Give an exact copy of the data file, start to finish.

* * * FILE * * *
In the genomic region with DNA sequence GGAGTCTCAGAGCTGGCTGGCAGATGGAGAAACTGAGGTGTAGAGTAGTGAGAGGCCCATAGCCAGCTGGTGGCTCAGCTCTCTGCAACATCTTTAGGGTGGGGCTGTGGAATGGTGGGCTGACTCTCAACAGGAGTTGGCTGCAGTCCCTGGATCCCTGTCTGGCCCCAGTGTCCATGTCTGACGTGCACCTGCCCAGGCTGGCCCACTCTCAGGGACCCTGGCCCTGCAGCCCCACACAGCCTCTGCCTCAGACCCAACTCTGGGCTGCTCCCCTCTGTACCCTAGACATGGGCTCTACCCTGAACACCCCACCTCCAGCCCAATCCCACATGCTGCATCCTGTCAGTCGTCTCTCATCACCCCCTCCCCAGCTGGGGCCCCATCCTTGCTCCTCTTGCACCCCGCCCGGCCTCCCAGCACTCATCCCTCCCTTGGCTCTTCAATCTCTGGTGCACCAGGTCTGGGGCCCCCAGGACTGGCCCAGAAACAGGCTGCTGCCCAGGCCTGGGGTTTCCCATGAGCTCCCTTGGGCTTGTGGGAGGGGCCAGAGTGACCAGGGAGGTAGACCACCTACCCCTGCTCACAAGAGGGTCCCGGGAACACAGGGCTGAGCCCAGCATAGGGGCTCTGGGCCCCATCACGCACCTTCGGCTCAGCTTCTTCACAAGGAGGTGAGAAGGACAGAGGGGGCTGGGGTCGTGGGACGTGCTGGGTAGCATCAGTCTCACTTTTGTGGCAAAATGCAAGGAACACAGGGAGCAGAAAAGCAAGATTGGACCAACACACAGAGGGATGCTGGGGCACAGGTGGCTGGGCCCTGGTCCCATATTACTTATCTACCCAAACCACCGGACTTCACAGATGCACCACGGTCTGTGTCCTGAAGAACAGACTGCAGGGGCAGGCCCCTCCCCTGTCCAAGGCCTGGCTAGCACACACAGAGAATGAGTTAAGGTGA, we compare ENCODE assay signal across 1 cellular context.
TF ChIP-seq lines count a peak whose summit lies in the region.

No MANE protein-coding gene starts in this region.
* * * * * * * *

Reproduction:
In the genomic region with DNA sequence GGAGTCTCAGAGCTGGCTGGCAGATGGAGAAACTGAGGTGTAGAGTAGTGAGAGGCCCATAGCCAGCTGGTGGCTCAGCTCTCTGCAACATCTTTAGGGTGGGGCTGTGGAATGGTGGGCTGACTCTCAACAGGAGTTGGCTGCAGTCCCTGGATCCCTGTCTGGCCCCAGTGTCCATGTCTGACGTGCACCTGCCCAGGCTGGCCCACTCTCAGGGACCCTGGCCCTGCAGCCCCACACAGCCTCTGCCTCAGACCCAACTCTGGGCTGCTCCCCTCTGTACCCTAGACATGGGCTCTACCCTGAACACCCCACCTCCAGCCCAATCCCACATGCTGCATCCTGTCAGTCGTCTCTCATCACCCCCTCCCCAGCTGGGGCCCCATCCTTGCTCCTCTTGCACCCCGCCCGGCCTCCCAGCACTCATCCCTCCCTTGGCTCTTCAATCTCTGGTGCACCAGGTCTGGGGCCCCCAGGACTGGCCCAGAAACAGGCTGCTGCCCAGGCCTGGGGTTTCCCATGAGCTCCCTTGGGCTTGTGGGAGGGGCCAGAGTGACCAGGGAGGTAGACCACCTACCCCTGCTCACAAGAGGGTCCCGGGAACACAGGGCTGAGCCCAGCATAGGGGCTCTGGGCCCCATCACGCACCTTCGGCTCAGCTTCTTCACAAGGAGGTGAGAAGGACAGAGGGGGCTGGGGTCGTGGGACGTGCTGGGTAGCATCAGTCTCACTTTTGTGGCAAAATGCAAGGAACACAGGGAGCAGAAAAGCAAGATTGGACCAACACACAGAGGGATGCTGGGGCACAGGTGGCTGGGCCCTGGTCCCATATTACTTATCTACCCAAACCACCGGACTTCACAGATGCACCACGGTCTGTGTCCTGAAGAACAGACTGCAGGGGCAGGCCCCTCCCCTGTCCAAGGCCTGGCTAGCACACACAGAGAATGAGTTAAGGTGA, we compare ENCODE assay signal across 1 cellular context.
TF ChIP-seq lines count a peak whose summit lies in the region.

No MANE protein-coding gene starts in this region.